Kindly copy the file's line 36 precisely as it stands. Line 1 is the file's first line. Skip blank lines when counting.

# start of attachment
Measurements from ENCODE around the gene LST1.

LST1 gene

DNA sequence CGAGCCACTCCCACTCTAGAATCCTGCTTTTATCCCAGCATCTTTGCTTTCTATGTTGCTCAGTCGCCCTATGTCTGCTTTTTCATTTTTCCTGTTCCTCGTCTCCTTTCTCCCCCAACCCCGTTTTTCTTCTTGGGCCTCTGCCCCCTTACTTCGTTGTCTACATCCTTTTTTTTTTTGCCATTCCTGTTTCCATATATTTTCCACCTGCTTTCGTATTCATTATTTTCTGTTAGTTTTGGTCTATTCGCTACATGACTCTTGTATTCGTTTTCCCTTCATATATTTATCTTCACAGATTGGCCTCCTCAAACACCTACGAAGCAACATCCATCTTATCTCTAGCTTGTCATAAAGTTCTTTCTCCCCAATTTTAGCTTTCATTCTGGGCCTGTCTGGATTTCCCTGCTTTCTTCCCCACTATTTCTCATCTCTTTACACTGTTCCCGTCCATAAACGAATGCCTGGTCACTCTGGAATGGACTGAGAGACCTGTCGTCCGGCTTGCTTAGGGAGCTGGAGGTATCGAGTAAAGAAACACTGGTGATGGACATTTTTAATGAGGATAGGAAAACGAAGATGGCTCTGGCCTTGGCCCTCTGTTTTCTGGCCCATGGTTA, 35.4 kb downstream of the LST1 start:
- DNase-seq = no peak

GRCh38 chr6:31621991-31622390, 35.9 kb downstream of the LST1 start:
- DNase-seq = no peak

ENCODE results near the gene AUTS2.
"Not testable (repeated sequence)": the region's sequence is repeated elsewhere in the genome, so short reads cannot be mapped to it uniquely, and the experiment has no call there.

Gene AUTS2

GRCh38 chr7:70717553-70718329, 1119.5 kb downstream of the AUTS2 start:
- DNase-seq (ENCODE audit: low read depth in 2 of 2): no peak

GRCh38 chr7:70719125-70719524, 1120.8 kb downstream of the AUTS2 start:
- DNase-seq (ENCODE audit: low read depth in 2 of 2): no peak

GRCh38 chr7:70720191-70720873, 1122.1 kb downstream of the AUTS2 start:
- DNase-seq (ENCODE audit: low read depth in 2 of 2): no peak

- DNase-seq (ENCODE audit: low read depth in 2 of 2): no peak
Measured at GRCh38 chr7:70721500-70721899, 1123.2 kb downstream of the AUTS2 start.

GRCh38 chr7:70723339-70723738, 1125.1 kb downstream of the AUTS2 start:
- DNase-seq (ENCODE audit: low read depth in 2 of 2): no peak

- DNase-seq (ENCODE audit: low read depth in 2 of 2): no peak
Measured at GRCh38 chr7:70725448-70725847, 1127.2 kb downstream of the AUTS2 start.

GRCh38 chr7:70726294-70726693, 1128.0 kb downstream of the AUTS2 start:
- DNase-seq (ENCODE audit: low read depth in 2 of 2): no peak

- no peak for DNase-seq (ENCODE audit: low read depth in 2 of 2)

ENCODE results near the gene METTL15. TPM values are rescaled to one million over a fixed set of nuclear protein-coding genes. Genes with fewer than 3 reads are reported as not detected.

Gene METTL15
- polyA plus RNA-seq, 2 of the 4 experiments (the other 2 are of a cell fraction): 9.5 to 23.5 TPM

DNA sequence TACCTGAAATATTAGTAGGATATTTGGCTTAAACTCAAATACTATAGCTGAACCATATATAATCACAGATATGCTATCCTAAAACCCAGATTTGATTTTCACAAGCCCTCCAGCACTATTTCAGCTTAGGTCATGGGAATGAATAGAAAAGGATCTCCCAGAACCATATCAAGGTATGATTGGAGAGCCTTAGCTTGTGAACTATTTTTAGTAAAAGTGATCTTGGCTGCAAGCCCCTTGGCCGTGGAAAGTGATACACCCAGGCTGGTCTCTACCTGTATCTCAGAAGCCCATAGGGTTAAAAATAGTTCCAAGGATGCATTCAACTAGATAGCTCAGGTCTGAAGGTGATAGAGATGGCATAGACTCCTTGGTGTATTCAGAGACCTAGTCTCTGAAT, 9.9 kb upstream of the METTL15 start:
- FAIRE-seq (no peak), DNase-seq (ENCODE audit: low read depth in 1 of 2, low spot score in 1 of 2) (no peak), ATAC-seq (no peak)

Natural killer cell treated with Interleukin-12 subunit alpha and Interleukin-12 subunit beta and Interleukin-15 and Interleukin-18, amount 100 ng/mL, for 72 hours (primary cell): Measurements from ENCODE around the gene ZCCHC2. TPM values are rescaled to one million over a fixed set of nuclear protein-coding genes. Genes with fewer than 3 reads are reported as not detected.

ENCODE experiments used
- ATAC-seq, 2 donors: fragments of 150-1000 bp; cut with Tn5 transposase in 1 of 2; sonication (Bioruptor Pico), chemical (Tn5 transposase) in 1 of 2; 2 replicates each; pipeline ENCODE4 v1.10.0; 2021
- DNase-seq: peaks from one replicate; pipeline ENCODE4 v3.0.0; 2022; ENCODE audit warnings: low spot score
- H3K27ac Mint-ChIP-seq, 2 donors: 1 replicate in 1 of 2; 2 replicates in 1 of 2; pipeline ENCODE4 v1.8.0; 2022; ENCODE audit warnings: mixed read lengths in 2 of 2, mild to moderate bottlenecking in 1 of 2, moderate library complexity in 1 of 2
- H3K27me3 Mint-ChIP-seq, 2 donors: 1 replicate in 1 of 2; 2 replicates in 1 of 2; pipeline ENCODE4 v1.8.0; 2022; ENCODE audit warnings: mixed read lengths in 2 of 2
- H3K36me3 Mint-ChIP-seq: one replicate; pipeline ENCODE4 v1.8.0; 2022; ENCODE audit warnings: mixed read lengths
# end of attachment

- H3K36me3 Mint-ChIP-seq: one replicate; pipeline ENCODE4 v1.8.0; 2022; ENCODE audit warnings: mixed read lengths